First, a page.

When Andrew James Gregor designed this custom renovation in the dry hills east of San Francisco, he wanted to keep the building’s profile low, while making the most of the site’s expansive views. He also needed to capture and store rainfall on the roof to help with irrigating the landscape.
Gregor’s solution was a series of nearly flat roofs stepping down the hillside, with wide eaves to shade the house. The eaves also had to direct rain back toward the house, with gutters at the wall-to-roof intersection directing the rain into a collection system.
Gregor chose LVLs for the rafter system. Wood I-joists would have been cheaper, he says, but LVLs offered the opportunity to build a roof that sloped in toward the house from the wide, overhanging eaves at every side. Unlike wood I-joists, whose strength depends on keeping each member’s top and bottom flange intact, LVLs can safely be ripped at the edge, as long as the reduced depth of each piece still satisfies the structure’s load requirements.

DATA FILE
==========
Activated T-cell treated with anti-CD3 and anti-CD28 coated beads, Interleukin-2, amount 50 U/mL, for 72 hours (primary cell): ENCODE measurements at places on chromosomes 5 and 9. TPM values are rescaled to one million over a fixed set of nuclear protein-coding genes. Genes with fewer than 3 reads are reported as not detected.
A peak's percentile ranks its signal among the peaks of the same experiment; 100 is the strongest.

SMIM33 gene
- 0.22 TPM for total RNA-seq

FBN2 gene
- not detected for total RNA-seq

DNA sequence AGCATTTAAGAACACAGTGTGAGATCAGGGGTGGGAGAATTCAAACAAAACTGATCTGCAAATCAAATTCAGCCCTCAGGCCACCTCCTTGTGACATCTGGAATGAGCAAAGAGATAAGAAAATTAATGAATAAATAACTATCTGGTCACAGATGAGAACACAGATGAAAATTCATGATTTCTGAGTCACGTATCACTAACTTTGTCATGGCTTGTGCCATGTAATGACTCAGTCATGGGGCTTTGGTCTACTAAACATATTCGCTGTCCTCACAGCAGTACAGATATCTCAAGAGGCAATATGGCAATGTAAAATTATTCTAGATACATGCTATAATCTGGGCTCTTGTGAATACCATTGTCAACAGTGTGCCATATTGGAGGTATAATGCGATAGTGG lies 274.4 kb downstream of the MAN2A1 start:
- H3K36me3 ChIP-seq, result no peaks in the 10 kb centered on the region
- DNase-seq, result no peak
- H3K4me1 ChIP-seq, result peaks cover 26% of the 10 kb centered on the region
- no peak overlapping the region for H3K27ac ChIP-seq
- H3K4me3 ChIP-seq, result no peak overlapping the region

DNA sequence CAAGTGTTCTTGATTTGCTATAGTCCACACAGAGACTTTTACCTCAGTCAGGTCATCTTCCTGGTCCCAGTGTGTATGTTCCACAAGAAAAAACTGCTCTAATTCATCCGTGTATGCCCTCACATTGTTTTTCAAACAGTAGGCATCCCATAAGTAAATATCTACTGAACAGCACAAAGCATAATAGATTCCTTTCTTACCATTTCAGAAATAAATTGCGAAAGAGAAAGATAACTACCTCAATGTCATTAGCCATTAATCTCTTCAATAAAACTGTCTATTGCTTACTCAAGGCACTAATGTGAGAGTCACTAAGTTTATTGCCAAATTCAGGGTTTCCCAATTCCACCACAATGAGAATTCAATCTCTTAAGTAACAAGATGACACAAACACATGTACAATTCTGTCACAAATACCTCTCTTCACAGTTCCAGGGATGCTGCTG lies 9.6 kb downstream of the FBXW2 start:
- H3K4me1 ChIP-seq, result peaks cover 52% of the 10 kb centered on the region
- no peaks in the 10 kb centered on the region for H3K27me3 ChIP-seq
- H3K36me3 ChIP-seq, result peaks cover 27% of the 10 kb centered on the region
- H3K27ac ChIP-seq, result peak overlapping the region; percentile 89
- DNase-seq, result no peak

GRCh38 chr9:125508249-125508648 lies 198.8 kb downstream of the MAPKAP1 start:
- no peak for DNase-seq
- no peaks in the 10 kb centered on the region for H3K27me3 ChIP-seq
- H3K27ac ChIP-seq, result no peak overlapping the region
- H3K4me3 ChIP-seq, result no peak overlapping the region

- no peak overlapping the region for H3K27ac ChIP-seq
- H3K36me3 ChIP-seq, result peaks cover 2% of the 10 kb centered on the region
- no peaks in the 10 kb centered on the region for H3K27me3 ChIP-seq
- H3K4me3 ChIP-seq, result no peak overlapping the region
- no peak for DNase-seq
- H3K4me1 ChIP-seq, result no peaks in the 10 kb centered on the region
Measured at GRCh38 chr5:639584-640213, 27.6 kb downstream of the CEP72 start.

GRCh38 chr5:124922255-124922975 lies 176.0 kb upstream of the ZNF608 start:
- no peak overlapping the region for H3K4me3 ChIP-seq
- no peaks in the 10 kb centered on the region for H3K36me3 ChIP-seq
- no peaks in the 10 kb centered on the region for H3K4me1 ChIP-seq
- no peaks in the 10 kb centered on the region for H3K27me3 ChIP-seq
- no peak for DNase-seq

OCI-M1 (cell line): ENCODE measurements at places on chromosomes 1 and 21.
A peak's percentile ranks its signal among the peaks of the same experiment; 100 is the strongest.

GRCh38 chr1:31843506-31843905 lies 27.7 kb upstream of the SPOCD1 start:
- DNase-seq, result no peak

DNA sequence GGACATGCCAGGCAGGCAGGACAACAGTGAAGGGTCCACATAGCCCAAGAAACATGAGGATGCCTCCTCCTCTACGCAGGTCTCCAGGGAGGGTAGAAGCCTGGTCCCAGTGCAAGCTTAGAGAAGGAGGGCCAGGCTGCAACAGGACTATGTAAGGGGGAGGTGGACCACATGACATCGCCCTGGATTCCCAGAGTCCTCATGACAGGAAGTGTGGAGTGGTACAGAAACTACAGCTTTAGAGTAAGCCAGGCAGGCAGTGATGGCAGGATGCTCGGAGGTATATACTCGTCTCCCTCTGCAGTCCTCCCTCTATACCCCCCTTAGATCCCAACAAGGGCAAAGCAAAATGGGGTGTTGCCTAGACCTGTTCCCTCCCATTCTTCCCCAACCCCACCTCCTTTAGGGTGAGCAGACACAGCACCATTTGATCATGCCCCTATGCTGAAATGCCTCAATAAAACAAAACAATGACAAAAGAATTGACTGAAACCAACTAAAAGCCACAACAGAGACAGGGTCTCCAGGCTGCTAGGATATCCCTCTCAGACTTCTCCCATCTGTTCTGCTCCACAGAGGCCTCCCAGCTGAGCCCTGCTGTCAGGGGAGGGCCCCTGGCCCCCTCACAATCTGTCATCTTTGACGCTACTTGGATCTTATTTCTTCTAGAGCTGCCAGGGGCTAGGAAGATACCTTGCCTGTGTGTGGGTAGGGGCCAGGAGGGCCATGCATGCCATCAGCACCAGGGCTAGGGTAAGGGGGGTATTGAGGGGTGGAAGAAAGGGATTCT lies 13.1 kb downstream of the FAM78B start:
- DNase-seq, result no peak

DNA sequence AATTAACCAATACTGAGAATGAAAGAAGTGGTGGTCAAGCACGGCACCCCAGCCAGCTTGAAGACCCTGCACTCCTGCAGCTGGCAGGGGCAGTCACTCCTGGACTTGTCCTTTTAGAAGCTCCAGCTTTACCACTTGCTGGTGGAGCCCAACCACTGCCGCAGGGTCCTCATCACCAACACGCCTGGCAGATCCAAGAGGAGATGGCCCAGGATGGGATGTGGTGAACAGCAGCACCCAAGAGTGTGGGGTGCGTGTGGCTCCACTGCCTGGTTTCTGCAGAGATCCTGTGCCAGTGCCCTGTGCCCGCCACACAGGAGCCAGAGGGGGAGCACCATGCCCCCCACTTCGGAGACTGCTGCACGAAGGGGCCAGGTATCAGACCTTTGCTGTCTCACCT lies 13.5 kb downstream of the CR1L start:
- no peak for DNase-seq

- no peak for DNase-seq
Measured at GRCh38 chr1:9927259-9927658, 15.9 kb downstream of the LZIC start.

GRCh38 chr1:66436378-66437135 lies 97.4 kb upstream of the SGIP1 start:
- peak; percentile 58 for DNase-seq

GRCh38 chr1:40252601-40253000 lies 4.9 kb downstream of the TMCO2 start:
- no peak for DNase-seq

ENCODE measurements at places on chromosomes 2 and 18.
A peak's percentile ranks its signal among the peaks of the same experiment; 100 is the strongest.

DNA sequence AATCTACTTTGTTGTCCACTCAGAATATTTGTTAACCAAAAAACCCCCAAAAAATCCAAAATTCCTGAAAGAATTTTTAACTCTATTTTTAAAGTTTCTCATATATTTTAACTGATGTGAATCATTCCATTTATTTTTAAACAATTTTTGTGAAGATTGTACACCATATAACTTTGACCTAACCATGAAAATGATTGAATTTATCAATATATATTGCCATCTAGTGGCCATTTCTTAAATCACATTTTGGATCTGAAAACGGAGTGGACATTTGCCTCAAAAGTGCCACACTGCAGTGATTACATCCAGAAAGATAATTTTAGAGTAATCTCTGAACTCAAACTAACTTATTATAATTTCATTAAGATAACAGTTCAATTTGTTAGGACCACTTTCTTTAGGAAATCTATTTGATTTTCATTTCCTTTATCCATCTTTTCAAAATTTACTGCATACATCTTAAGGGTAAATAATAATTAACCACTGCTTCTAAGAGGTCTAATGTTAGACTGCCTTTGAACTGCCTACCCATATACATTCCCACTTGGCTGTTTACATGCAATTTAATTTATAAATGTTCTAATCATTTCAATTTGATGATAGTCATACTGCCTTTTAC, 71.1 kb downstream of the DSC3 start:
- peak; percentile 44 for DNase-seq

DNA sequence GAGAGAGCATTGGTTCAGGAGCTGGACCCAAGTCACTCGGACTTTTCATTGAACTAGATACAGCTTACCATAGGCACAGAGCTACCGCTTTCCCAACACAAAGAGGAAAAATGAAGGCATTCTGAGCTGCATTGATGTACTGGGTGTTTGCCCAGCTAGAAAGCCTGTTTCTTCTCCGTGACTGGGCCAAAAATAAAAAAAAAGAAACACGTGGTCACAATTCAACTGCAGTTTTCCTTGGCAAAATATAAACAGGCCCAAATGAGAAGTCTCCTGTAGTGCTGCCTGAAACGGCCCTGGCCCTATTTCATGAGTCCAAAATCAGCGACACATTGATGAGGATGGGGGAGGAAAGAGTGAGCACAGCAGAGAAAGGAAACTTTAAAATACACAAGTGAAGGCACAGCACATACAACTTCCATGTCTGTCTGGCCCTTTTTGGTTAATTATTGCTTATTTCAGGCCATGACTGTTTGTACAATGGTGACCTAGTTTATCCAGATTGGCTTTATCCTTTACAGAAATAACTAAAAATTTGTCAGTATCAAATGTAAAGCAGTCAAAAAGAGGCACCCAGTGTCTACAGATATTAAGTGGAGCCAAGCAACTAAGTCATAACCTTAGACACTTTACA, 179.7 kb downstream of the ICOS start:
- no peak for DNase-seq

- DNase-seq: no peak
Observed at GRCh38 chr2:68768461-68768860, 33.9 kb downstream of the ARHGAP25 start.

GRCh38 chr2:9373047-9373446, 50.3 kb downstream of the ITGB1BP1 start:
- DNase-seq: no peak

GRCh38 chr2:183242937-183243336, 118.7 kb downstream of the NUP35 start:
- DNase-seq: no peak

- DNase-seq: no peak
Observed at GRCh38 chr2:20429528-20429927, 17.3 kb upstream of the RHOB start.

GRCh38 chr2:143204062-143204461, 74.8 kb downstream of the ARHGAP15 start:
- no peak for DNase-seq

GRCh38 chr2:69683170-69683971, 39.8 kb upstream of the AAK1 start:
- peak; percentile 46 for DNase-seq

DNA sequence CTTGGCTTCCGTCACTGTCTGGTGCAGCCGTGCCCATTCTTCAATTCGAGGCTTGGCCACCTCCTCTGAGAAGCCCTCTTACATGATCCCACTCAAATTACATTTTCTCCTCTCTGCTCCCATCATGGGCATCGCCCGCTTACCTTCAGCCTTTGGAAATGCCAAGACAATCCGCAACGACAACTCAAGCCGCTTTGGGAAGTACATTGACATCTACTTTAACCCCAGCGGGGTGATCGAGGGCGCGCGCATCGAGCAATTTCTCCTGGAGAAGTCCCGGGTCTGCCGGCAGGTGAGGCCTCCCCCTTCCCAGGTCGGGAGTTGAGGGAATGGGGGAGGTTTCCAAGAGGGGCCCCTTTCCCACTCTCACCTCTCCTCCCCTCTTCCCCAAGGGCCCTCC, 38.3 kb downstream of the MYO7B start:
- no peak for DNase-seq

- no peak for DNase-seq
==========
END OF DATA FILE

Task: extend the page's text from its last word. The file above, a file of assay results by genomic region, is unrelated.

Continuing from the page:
An architect by training, Gregor used the LVLs to accomplish a visual purpose. “One of the things that annoys me about flat roofs is that they pitch at different angles around the building, and the angle is really weak—like three degrees,” he says. “It ends up looking like a twist. So I designed this roof with a fascia that is absolutely level all the way around, and the pitch is all inside the roof.” By ripping the LVLs individually on a custom taper from 12 inches in the center to 8 inches at the wall plate, Gregor created a slope of 1/4 inch per foot in both directions. But at the fascia, the LVLs widen to full width to create a level visual line.
The most complex framing came at the corners, where sloping the overhang inward from both roof edges required tapered blocking and outriggers, assembled into a cross-hatched grid. “My crew called it ‘the diamond,’” Gregor says. —T.C.
Photos: Andrew James Gregor/Blue Dog Construction